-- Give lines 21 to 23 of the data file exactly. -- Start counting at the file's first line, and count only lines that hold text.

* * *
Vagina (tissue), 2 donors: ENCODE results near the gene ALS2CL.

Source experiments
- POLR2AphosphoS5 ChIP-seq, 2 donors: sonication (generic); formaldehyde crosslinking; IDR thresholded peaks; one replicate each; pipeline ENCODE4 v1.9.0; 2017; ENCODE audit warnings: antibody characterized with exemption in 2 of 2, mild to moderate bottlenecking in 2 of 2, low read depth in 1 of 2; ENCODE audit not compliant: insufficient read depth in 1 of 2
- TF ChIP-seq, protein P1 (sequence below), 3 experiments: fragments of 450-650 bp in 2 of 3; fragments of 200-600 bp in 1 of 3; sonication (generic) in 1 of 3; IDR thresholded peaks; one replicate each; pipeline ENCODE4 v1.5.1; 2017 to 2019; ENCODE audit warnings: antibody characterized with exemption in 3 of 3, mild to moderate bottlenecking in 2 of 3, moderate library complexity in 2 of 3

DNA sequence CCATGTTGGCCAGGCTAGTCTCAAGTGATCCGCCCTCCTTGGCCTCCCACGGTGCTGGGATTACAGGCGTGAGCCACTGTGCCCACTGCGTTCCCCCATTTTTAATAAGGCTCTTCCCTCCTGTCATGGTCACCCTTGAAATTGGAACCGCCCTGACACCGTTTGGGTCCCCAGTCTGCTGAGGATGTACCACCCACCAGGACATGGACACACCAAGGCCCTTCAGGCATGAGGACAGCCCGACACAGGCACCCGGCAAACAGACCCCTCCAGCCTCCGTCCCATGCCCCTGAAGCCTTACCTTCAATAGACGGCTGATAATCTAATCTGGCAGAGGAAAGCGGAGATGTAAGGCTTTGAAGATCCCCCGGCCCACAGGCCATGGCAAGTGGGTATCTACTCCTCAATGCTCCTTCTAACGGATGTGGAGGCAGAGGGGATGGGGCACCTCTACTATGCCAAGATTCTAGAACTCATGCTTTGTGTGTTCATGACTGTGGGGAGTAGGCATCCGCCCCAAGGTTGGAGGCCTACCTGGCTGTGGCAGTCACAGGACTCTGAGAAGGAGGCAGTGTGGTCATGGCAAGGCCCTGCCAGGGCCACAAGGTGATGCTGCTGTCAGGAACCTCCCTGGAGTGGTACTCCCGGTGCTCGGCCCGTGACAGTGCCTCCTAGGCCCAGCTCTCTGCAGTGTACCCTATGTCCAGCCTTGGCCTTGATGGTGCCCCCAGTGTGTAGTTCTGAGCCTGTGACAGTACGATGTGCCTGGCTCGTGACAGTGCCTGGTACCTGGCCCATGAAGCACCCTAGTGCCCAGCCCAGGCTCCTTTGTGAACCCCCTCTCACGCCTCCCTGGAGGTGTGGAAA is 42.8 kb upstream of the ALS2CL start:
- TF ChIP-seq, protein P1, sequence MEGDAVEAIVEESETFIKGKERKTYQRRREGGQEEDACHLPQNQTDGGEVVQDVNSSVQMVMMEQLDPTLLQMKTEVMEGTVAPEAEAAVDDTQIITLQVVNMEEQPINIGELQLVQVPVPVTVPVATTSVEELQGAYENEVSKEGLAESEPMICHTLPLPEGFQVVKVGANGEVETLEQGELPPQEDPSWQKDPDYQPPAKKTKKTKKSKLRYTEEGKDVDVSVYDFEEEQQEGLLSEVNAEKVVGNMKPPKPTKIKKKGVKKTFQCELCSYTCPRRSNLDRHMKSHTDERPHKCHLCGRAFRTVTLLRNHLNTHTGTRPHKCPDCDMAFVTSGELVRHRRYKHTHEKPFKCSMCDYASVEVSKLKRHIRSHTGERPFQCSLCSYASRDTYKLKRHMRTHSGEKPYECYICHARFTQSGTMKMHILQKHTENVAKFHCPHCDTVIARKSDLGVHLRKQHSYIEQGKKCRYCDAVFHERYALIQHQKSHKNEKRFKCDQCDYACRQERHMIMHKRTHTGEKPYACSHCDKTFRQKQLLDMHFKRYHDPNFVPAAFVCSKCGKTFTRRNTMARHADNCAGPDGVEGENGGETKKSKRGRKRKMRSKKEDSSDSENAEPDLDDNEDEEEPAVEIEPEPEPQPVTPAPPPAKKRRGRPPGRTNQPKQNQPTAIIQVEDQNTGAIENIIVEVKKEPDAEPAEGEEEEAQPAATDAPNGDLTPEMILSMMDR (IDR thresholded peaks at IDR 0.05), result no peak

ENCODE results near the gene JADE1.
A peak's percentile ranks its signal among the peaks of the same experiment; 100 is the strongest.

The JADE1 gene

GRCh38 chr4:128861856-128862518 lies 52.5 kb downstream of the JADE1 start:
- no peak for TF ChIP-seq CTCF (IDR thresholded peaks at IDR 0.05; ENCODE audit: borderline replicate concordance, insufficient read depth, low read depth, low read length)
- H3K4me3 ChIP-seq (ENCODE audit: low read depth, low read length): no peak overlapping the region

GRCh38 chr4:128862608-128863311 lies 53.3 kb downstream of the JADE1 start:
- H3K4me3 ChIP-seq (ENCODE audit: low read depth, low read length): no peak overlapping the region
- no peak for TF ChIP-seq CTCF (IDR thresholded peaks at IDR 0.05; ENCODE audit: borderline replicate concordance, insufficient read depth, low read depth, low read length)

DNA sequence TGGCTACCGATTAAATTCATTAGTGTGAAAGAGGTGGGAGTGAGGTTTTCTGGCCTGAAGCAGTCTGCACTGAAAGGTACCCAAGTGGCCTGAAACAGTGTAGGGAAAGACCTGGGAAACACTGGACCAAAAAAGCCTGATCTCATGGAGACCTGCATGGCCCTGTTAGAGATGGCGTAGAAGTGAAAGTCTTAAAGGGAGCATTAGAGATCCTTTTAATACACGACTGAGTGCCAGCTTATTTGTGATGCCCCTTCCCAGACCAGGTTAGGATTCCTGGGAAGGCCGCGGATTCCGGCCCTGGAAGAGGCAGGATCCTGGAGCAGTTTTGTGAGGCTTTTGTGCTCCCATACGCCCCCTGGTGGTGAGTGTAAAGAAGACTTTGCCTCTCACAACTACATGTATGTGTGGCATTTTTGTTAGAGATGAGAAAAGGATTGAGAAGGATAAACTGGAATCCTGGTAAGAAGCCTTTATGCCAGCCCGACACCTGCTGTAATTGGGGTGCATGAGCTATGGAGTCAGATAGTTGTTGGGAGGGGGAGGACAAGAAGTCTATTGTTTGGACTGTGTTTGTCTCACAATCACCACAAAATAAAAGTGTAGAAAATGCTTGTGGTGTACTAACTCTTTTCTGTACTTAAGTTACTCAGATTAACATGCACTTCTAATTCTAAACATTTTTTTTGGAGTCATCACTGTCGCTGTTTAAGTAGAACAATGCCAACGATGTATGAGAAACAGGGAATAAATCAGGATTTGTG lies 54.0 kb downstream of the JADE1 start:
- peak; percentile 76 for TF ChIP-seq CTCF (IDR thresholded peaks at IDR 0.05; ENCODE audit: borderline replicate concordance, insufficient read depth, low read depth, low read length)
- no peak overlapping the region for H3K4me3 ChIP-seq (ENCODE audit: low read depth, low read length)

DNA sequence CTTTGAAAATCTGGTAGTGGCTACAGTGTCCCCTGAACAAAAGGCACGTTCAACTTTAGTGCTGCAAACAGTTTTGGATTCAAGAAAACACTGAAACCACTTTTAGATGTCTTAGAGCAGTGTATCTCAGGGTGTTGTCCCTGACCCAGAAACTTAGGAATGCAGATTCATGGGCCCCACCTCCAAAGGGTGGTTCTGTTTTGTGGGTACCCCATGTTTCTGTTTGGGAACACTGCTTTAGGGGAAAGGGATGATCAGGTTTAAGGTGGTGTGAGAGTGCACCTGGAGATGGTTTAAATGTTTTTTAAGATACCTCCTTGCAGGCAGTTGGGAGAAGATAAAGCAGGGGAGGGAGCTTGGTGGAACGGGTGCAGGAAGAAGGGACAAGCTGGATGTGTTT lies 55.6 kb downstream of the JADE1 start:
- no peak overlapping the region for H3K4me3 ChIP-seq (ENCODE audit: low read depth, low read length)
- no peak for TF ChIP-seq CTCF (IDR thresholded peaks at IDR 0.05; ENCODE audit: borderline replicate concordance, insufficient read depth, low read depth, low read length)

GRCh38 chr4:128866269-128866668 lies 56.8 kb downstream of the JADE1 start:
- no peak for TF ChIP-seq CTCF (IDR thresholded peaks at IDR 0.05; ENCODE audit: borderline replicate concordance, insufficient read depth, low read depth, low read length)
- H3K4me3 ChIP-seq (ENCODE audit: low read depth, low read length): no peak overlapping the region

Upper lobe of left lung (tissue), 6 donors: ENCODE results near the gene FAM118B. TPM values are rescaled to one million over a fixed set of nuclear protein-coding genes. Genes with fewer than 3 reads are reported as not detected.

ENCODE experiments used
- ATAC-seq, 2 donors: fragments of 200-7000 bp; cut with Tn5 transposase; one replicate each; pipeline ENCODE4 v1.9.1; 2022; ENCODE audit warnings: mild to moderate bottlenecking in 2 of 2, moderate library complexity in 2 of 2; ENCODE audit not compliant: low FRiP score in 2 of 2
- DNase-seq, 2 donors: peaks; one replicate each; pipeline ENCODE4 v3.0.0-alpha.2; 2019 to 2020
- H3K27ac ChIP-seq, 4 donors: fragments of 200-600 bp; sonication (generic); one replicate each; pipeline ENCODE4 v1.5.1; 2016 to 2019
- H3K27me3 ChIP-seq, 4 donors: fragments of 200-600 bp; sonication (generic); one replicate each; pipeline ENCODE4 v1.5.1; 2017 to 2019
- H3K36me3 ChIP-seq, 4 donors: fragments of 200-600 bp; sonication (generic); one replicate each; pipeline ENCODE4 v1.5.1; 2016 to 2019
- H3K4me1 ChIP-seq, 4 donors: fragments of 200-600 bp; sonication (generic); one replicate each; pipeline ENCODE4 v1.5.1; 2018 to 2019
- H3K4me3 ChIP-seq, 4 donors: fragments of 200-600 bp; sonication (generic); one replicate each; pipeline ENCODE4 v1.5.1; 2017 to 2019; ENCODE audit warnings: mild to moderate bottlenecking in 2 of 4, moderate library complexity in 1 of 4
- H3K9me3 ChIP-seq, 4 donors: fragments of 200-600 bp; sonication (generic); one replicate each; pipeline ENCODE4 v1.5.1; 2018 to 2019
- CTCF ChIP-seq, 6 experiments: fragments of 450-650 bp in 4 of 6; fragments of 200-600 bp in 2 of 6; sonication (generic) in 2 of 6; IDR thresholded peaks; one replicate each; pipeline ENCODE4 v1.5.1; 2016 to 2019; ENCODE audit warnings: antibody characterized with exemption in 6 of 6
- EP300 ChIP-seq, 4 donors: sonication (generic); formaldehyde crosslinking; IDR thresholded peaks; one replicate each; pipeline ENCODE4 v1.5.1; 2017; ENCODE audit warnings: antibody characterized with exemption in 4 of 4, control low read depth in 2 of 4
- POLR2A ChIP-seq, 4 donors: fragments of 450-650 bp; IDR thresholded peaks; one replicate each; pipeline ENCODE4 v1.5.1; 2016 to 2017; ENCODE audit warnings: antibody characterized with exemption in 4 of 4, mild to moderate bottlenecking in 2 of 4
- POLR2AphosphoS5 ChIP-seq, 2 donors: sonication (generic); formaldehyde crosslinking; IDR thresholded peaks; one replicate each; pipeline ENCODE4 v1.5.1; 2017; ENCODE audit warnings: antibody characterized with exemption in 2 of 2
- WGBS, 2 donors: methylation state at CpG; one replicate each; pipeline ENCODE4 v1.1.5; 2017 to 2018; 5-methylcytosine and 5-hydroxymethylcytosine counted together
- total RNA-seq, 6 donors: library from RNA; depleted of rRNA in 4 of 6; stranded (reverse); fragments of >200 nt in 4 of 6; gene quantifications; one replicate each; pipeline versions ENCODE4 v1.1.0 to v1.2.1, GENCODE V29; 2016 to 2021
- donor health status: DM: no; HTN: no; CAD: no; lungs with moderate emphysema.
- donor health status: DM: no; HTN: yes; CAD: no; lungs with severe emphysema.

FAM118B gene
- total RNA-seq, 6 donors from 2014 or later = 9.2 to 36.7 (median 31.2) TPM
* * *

- no peak for TF ChIP-seq CTCF (IDR thresholded peaks at IDR 0.05; ENCODE audit: borderline replicate concordance, insufficient read depth, low read depth, low read length)

GRCh38 chr4:128866269-128866668 lies 56.8 kb downstream of the JADE1 start:
- no peak for TF ChIP-seq CTCF (IDR thresholded peaks at IDR 0.05; ENCODE audit: borderline replicate concordance, insufficient read depth, low read depth, low read length)